نوع مقاله : علمی پژوهشی- تغذیه طیور
1 گروه علوم دامی، دانشکده کشاورزی، دانشگاه فردوسی مشهد، مشهد، ایران
2 گـروه علـوم دامـی، دانشکده کشاورزی، دانشگاه فردوسی مشهد، مشهد، ایران
3 گروه علوم پایه، دانشکده دامپزشکی، دانشگاه فردوسی مشهد
4 گروه علوم و صنایع غذایی، دانشکده کشاورزی، دانشگاه فردوسی مشهد، مشهد، ایران
5 گروه بیوشیمی، دانشگاه علوم پزشکی بیرجند
عنوان مقاله [English]
Introduction : Antibiotic feed additives have long been used as growth promoters (10). However, consumers and health authorities increasingly dictate that the use of synthetic food additives should be phased out and, where possible, only natural products should be used. Hence, alternatives from natural sources with potential antioxidant activity are investigated (16). Olive leaves are a good source of several antioxidants including oleuropeoside compounds such as oleuropein and verbascoside, and flavonoid compounds such as luteolin, luteolin-7-glucoside, apigenin-7-glucoside, diosmetin, diosmetin-7-glucoside, rutin and catechin, and simple phenolic compounds such as tyrosol, hydroxytyrosol, vanillin, vanillic acid and caffeic acid. Oleuropein, the most prominent compound, may reach concentrations of 60 - 90 mg/g dried leaves (8). Most of these phenolic compounds have been shown to possess substantial antimicrobial and antioxidant activities in vitro. However, in vivo investigations on the antioxidant and antimicrobial activities of olive leaves as a dietary supplement to food producing animals have not been conducted (33). The present study was designed to evaluate the effects of dietary α-tocopheryl acetate, olive leaf powder (OLP) and olive leaf extract (OLE) as feed additives on the growth performance and small intestinal morphology of male broilers.
Materials and Methods : The experimental protocol was approved by the Animal Care Committee of the Ferdowsi University of Mashhad, Iran. The chickens (120 Ross 308 male birds) were placed at one day old in a single colony in a floor pen containing fresh wood shavings to a depth of 10 cm, and all were fed on a starter ration. At 7 d old, 6 replicate cages containing four chicks selected at random were assigned to each of 5 dietary treatments using a completely randomized design, giving a total of 30 experimental cages. The study was completed at 28 d of age. Dietary treatments included a negative control group (NC) fed a corn soybean meal based diet without feed additive supplementation, a positive control (PC) group fed a diet with 250 mg of α-tocopheryl acetate/kg, a test group OLP fed with 10 g of olive leaf powder/kg, and two test groups remaining OLE fed with 120 or 240 mg of olive leaf extract/kg. The birds were provided with one hour of darkness following a period of 23 h light, from the start to the finish of the study. Each cage was provided with a single feed trough and nipple line, with three nipples per cage, to provide ad libitum access to feed and water. On day 7, 14, 21 and 28, body weight and feed intake were measured after a 6-h fast to determine average daily gain, average daily feed intake, and feed conversion. On d 28, one bird per cage randomly selected and killed to determine small intestinal morphology and lymphoid organ weights. Sample sections (2.5 cm in length) were taken from the middle region of the jejunum. The tissues were stained for measurement of villus length, villus width, crypt depth and thickness of muscle layer. The General Linear Models of SAS (17) were used to analyze all the data.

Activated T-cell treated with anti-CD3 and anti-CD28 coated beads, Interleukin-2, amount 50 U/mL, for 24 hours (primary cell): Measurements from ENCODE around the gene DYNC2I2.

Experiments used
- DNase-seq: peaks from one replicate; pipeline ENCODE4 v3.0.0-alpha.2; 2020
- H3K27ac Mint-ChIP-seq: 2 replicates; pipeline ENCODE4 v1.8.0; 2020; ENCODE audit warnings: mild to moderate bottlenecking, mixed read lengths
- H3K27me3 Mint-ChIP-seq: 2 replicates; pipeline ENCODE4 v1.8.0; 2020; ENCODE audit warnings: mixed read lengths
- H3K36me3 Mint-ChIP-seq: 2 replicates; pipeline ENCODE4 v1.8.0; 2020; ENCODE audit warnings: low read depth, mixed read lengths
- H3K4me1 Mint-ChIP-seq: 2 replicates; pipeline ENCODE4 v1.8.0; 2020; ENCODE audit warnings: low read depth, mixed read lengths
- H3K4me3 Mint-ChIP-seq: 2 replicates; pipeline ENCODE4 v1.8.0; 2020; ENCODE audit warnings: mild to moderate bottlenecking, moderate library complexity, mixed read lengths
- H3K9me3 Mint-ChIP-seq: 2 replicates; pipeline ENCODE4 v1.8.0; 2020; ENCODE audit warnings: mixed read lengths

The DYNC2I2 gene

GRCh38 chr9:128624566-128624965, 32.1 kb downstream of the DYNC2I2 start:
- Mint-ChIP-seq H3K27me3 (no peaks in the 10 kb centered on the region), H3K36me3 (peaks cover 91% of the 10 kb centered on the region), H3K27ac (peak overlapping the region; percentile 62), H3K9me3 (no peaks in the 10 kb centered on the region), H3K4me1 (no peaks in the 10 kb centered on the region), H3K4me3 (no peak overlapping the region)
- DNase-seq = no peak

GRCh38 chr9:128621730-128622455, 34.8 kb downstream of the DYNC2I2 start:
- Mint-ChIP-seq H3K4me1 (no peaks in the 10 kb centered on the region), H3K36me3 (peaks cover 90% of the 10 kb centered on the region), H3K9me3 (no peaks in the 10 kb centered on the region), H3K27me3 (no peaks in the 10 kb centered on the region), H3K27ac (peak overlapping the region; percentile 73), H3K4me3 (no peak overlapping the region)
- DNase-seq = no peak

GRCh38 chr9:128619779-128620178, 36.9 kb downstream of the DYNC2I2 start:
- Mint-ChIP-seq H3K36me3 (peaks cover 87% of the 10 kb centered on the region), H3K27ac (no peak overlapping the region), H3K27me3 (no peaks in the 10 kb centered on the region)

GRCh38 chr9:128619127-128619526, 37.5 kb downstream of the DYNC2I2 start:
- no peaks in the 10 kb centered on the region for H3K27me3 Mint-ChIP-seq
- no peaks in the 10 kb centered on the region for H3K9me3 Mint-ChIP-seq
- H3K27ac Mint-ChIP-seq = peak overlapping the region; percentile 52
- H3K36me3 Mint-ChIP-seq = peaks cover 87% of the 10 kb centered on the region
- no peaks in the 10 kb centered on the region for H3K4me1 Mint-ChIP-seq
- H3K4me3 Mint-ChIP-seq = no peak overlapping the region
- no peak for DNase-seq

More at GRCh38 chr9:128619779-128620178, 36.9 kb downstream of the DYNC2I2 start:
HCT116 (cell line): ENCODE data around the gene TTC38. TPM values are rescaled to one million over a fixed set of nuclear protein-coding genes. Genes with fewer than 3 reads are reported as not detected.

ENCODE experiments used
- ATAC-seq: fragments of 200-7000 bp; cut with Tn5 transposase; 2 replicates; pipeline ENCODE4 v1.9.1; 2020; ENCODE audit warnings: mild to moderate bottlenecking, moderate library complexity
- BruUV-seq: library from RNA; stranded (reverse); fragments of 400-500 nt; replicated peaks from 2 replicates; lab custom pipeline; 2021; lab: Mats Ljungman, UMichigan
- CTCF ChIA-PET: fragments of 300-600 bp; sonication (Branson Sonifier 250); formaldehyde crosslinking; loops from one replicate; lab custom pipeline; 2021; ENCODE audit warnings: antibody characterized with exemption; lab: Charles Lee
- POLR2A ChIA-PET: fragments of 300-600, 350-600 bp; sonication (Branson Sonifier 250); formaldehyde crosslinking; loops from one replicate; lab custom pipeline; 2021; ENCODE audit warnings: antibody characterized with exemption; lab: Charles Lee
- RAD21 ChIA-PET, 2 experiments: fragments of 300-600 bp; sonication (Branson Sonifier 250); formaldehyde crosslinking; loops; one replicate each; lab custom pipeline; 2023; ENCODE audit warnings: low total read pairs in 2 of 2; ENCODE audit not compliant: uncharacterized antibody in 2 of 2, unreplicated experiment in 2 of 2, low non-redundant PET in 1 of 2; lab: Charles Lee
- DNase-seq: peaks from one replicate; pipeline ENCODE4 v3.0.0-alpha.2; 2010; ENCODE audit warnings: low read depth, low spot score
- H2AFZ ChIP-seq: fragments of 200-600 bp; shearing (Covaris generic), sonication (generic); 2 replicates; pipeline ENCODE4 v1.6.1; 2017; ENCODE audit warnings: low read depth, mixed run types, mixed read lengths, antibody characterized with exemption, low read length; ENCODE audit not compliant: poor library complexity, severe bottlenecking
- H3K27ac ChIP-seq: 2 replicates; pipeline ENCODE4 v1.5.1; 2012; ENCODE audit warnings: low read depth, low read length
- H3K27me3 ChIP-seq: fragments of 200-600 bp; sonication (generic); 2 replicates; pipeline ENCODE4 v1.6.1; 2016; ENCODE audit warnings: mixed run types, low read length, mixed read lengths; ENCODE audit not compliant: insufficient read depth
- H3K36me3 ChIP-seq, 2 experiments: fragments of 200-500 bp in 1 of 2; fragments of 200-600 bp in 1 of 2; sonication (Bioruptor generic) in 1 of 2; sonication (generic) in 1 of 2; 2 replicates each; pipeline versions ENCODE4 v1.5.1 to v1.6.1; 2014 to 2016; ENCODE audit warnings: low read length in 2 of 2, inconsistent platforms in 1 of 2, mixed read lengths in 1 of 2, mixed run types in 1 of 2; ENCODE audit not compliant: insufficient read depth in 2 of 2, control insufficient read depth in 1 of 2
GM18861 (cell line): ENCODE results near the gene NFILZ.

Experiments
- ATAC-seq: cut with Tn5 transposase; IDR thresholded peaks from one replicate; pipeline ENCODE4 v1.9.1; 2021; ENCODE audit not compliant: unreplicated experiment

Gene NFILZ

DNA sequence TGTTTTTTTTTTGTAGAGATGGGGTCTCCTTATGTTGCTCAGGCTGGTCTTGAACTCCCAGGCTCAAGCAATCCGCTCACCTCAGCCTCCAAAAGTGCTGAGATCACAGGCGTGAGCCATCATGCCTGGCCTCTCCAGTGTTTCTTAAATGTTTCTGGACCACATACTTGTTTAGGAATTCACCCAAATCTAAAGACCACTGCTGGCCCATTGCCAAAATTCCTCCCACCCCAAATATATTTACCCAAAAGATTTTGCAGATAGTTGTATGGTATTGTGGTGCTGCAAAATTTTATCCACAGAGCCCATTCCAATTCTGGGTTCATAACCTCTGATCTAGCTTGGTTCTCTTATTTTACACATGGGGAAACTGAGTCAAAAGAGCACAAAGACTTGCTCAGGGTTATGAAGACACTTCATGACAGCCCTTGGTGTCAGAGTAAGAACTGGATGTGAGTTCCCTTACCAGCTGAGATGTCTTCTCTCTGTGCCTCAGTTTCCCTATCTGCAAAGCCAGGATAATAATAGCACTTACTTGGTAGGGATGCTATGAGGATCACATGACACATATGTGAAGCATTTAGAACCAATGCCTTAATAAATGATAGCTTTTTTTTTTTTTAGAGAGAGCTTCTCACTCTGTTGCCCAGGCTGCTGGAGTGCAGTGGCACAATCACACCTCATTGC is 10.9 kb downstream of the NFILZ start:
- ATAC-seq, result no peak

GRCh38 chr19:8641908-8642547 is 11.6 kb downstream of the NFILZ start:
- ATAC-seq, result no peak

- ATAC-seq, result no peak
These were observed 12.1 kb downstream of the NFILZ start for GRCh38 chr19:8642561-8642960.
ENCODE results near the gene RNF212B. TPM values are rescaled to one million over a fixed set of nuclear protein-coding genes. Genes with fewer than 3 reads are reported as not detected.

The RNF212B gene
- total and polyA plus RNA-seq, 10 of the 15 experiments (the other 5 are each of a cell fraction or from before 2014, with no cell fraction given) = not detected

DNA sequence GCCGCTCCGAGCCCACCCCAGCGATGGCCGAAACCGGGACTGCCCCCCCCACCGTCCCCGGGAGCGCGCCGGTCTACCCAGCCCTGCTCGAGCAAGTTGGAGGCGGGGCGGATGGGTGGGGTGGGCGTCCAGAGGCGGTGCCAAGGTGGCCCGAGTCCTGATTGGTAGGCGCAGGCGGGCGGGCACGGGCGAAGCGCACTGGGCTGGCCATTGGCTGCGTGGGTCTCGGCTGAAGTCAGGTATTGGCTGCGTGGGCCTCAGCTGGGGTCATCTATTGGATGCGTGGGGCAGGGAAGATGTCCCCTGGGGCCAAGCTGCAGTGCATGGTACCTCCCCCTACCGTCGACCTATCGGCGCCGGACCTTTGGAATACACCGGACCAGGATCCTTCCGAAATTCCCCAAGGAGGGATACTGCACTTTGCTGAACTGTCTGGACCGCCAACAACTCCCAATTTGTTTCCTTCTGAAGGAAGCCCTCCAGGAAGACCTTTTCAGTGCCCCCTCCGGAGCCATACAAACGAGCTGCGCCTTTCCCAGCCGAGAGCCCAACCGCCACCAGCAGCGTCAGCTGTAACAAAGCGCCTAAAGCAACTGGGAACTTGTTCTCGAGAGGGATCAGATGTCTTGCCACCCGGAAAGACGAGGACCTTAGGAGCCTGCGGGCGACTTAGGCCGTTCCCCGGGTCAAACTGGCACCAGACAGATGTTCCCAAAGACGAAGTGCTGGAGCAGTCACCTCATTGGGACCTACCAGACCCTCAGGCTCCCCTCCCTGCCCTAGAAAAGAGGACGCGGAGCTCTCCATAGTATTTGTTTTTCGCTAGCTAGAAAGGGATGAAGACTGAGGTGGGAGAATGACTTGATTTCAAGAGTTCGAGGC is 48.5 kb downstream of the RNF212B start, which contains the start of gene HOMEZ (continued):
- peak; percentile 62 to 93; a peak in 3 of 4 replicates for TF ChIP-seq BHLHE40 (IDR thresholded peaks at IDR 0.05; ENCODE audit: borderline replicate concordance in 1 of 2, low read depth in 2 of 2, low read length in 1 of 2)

Results and Discussion : Chicks fed with diet containing 240 mg of OLE/kg had the highest average daily gain. ِِDressing percentage and the percentage of breast muscle in the carcass were significantly higher for chicks fed diets supplemented with OLP and OLE compared with those fed NC diet. Similar to our results, Chinese herbal medicine supplementation enhanced BW gain of female broiler chicks at 7 to 21 day of age, when compared with the non-supplemented group. There were no significant differences in daily feed intake between the different treatments from 7 to 21 day of age (17). Also Christaki et al. (12) found that laying Japanese quails diet supplementation with olive leaves (10 g/kg or 20 g/kg) resulted in a tendency (p = 0.054) for higher egg production percentage. The benefits of dietary olive leaves are possibly due to the presence of polyphenols and particularly oleuropein, the main active component in this material (12). The inclusion of OLP and/or OLE in diet significantly decreased the relative lengths of duodenum. Villus height, crypt depth, epithelial thickness and surface area for absorption villi were significantly increased in diets containing OLP and/or OLE compared with NC fed birds. Intestinal morphology can reveal some information on gut health. A shortening of the villus reflects villus atrophy and a decrease in surface area for nutrient absorption. The crypt can be regarded as the villus factory, and a large crypt indicates fast tissue turnover and a high demand for new tissue (21).The gastro protective potential of OLE is probably related to its ability to maintain the cell membrane integrity, by its ant lipid per oxidative activity that protects the gastric mucosa against oxidative damage and by its ability to strengthen the mucosal barrier, the first line of defense against exogenous damaging agents (14).
Conclusion: The use of OLP and/or OLE as feed additives in diet may affect chick performance and gut health. Although, it seems that further experiments are needed to elucidate the mechanisms underlying the enhanced growth of chickens by OLP and/or OLE.
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